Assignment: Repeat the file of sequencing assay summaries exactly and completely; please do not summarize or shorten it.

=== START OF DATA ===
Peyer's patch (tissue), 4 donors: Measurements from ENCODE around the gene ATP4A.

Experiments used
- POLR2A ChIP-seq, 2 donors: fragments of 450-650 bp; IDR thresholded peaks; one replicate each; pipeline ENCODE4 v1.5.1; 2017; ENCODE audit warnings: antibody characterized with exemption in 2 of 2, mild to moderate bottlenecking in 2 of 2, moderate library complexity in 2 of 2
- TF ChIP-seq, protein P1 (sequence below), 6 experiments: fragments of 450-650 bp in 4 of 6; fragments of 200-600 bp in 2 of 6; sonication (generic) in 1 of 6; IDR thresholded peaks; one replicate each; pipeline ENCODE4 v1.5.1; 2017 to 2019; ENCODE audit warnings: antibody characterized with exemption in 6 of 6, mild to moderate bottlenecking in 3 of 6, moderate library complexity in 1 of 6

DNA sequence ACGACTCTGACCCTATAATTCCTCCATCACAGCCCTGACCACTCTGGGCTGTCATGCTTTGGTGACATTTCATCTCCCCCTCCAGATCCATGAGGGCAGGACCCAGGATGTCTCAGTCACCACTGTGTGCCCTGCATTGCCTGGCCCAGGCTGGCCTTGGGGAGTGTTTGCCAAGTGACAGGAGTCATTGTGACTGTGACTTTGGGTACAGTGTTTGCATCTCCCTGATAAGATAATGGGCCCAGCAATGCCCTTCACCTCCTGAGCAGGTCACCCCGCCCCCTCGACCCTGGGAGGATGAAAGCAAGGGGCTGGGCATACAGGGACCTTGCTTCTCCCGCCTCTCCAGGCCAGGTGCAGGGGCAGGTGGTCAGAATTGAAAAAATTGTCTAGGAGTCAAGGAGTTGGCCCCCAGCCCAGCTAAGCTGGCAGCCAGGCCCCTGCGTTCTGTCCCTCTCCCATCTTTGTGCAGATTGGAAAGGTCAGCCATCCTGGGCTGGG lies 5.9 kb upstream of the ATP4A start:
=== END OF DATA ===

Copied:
Peyer's patch (tissue), 4 donors: Measurements from ENCODE around the gene ATP4A.

Experiments used
- POLR2A ChIP-seq, 2 donors: fragments of 450-650 bp; IDR thresholded peaks; one replicate each; pipeline ENCODE4 v1.5.1; 2017; ENCODE audit warnings: antibody characterized with exemption in 2 of 2, mild to moderate bottlenecking in 2 of 2, moderate library complexity in 2 of 2
- TF ChIP-seq, protein P1 (sequence below), 6 experiments: fragments of 450-650 bp in 4 of 6; fragments of 200-600 bp in 2 of 6; sonication (generic) in 1 of 6; IDR thresholded peaks; one replicate each; pipeline ENCODE4 v1.5.1; 2017 to 2019; ENCODE audit warnings: antibody characterized with exemption in 6 of 6, mild to moderate bottlenecking in 3 of 6, moderate library complexity in 1 of 6

DNA sequence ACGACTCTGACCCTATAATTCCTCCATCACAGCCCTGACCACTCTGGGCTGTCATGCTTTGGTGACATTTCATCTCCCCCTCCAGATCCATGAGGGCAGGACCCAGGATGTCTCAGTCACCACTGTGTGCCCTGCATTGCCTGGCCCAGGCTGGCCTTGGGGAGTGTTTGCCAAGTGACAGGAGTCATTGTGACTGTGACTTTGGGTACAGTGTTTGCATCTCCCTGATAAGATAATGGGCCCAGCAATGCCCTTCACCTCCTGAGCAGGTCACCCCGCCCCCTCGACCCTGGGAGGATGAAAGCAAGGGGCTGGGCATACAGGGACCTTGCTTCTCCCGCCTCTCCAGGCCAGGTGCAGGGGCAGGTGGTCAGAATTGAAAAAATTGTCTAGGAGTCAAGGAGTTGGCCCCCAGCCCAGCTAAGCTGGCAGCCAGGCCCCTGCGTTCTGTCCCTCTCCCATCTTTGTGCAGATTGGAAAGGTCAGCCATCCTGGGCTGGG lies 5.9 kb upstream of the ATP4A start: